If I Had Wings (a zipper song)
©1990 Steve Schuch / Night Heron Music (ASCAP)

Icarus and Daedalus
Long before airplanes and space ships, people dreamed of being able to fly like a bird. This song works well with Steve’s “Up in the Aerie” activity in which children build a large group nest. It is also a fine accompaniment to any stories involving birds or flight, such as Icarus and Daedalus.

Why do different animals fly differently? What do you think “home” means to them?

Song tracks: Trees of Life | Turn the World Around | The Forest is a Wonderful Place | If I Had Wings | Sap Time | Barges | Silent Huntress | Ibis the Whale | Two Different Worlds | The Animal Song | The Garden Round | Where Will We Go | The Little Prince | Zeno-ba-ba-da | Giving Tree | Activity Guide Home




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If I had wings, if I had wings
I’d fly away over the sea
If I had wings, if I had wings
I’d fly away to my home

(Eagle) has wings, (eagle) has wings
To fly away over the (mountain)
(Eagle) has wings, (eagle) has wings
To fly away to (her) home

(Owl) has wings, (owl) has wings
To fly away over the (trees)
(Owl) has wings, (owl) has wings
To fly away to (his) home

Instrumental Interlude

So give us these wings, give us these wings *
To fly away over the sea
Give us these wings, give us these wings
To fly away to our homes

To fly away, to fly away
To fly away... to our homes

*Alternate last verse: We all have wings, we all have wings, etc.
Other popular verses: Bat; Humming Bird; Butterfly...

Suggested Activity

About Zipper Songs
“Zipper songs” are ones where you make new verses by zipping a few of the old words out (in this song the name of the animal and where you’d like it to fly) and zipping a few new ones into their place. Other popular verses include Bat, Hummingbird, and Butterfly. Let the children decide where each of these flies... over the fields, over the barn, flowers, moon, etc.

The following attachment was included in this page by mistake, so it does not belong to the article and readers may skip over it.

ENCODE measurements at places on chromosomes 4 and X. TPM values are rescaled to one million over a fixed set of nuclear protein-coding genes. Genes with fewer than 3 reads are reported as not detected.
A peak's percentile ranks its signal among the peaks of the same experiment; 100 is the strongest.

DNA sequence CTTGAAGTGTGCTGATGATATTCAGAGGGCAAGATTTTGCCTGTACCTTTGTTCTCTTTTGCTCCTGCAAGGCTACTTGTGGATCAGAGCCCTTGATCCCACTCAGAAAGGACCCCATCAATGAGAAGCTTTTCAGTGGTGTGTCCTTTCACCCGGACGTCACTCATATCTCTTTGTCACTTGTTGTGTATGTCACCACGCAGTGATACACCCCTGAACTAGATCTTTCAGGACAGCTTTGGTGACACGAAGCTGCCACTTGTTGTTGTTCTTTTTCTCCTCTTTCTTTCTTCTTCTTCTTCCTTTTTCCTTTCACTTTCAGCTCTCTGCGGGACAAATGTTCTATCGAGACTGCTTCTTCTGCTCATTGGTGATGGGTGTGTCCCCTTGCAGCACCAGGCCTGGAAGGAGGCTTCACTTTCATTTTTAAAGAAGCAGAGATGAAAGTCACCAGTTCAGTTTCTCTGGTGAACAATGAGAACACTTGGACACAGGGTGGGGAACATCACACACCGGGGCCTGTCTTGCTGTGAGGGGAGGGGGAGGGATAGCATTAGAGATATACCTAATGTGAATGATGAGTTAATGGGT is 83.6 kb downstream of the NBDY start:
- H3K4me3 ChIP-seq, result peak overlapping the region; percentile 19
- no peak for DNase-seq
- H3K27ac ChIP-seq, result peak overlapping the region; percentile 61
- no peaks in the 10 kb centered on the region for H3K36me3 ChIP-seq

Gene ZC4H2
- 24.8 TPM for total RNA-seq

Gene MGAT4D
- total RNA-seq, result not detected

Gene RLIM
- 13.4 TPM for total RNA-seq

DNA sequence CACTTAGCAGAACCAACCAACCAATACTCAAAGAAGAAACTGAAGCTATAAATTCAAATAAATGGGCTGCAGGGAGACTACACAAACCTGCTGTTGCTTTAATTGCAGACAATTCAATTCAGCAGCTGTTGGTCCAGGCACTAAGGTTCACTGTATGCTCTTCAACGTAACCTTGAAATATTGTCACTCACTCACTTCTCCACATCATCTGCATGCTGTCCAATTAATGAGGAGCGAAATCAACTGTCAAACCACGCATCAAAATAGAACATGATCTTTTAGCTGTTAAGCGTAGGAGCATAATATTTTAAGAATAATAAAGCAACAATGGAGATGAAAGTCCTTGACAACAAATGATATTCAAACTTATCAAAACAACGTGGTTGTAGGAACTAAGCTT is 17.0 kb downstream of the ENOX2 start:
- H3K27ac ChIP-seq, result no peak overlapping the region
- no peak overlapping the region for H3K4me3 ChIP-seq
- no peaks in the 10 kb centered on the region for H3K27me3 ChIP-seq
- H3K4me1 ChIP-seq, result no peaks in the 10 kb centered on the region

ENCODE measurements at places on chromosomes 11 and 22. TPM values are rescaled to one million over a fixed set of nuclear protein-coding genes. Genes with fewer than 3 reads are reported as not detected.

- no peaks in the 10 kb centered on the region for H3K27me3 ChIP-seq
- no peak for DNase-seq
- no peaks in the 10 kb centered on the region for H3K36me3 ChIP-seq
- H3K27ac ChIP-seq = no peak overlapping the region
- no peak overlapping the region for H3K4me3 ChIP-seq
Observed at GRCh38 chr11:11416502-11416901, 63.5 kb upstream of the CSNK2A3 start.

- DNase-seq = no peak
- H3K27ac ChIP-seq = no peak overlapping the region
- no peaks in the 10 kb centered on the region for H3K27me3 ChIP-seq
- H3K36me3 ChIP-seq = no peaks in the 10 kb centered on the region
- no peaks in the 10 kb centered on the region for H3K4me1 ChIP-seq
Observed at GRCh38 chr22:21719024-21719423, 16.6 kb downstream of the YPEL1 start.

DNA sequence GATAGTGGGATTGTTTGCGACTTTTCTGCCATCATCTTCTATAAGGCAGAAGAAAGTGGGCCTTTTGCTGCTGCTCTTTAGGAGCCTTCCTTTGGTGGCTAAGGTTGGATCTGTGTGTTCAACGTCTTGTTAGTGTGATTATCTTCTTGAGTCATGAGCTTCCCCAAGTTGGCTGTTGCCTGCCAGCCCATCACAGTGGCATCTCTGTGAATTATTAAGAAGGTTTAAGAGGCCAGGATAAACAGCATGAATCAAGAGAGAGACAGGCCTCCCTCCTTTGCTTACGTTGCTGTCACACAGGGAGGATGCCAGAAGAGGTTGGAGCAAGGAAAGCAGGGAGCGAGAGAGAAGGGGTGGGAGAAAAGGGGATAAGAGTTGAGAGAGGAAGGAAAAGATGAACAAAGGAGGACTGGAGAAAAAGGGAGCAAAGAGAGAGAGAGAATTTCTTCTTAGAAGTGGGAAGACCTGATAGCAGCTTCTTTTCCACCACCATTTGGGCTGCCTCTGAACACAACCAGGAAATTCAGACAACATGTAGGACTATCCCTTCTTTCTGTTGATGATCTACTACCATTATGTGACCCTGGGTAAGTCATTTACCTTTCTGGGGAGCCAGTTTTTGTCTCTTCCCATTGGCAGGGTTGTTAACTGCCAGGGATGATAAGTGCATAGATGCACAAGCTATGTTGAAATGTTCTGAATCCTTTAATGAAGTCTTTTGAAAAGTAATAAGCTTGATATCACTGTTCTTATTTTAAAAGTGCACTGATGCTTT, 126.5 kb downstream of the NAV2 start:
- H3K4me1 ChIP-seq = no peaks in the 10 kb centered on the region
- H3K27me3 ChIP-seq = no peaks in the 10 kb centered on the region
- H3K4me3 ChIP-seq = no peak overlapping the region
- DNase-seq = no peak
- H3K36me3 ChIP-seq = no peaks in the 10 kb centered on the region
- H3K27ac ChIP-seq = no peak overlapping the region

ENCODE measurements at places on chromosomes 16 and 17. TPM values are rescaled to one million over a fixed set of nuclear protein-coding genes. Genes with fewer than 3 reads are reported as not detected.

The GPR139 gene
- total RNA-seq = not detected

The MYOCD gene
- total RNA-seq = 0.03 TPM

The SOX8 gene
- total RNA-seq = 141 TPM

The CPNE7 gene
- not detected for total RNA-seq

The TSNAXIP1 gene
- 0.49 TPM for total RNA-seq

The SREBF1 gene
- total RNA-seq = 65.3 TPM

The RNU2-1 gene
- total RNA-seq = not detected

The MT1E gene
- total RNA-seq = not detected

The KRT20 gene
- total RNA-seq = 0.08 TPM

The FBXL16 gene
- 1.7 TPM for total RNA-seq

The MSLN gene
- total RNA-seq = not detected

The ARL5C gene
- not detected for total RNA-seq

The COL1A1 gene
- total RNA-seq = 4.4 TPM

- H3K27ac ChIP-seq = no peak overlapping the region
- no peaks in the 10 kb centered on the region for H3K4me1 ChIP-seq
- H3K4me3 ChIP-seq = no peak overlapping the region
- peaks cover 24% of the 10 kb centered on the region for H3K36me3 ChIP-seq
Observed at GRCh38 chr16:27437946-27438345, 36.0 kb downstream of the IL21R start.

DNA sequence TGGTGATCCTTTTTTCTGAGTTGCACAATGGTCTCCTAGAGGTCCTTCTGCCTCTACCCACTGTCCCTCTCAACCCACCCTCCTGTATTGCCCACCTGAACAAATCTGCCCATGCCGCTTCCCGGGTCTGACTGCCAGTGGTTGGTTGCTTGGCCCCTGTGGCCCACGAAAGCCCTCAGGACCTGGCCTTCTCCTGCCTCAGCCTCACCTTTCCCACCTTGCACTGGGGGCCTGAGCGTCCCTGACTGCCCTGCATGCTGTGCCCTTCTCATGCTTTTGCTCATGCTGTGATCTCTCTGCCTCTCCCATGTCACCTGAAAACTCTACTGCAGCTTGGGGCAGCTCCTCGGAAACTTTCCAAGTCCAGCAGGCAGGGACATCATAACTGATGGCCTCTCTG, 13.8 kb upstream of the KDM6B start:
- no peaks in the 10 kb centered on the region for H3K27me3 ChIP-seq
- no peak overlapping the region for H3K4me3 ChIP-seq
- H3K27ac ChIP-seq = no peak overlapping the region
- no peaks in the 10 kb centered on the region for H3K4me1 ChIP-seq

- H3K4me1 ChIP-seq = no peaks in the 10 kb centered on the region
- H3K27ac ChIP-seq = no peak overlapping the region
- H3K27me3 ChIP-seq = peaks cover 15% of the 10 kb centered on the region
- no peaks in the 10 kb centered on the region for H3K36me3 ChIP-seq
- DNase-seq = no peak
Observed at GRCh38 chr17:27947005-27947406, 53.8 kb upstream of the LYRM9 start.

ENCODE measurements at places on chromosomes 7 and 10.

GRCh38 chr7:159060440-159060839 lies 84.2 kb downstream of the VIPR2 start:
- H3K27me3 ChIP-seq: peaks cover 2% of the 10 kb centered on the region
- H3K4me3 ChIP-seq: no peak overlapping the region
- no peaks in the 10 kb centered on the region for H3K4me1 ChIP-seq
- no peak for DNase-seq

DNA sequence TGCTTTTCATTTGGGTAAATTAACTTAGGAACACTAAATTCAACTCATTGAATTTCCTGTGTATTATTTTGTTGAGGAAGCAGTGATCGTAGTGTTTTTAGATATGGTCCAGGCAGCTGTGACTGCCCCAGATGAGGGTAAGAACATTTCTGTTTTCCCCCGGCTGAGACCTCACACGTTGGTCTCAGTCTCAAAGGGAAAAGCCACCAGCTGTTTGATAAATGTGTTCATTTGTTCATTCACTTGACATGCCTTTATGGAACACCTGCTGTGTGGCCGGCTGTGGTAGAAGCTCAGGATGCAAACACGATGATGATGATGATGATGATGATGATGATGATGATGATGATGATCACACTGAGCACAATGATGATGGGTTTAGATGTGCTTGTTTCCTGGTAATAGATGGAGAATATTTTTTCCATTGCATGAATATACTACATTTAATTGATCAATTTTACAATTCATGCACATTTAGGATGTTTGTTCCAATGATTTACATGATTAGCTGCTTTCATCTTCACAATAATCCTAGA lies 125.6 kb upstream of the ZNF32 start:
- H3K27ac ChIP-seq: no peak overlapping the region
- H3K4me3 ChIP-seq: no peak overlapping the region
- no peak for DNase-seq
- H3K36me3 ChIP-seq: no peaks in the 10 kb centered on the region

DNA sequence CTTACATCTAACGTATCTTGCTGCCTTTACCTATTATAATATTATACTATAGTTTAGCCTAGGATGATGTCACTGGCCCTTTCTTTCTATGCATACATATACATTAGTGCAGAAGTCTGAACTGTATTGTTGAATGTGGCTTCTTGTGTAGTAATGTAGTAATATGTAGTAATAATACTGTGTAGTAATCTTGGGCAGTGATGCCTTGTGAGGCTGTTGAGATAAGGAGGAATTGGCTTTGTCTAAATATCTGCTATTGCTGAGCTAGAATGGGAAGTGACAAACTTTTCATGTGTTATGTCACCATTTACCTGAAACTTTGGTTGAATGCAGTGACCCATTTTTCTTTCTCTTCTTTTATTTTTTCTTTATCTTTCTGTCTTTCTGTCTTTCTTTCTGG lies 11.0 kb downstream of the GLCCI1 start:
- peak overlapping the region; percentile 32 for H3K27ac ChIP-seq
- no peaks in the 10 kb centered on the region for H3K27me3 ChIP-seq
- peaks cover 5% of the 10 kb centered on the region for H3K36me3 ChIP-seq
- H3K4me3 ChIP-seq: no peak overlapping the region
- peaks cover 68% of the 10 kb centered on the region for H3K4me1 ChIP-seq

If you were a humming bird, hovering over a flower to drink its nectar, would you fly the same way an eagle does? Would your beaks be the same? How about a bat or an owl when they are hunting or roosting? Over time different creatures have evolved different kinds of wings and ways of flying. These are called “adaptations.” Make models or drawings of some of your favorite flying critters. Show any special adaptations in their wings, ears, mouths, feet and feathers. What is it about the animal’s habitat or food that makes these adaptations useful?

Those Flying Machines
Many of the first attempts at human flight were based on watching how different birds flew. Even today, scientists study air currents and wing patterns of birds and insects to see what we can learn about building better airplanes.

For this activity, do a report on one flying animal (such as bees) and some early airplane inventors (like the Wright brothers). What things made their airplanes work? What things proved to be a real disaster? Then build a few paper airplanes putting theory to the test. Compare the results when you try flying your best airplane design with your worst. What do you think explains the difference in how far they fly, or how long they stay aloft?

See additional notes about owl feathers under “Silent Huntress.” Also see notes for “Where Will We Go” and Tree Adaptations under “Trees of Life.


Night Heron Music • 72 Meeting Hill Road, Hillsborough, NH 03244 • USA
• ph (603) 464-4321 •
e-mail info@nightheron.com

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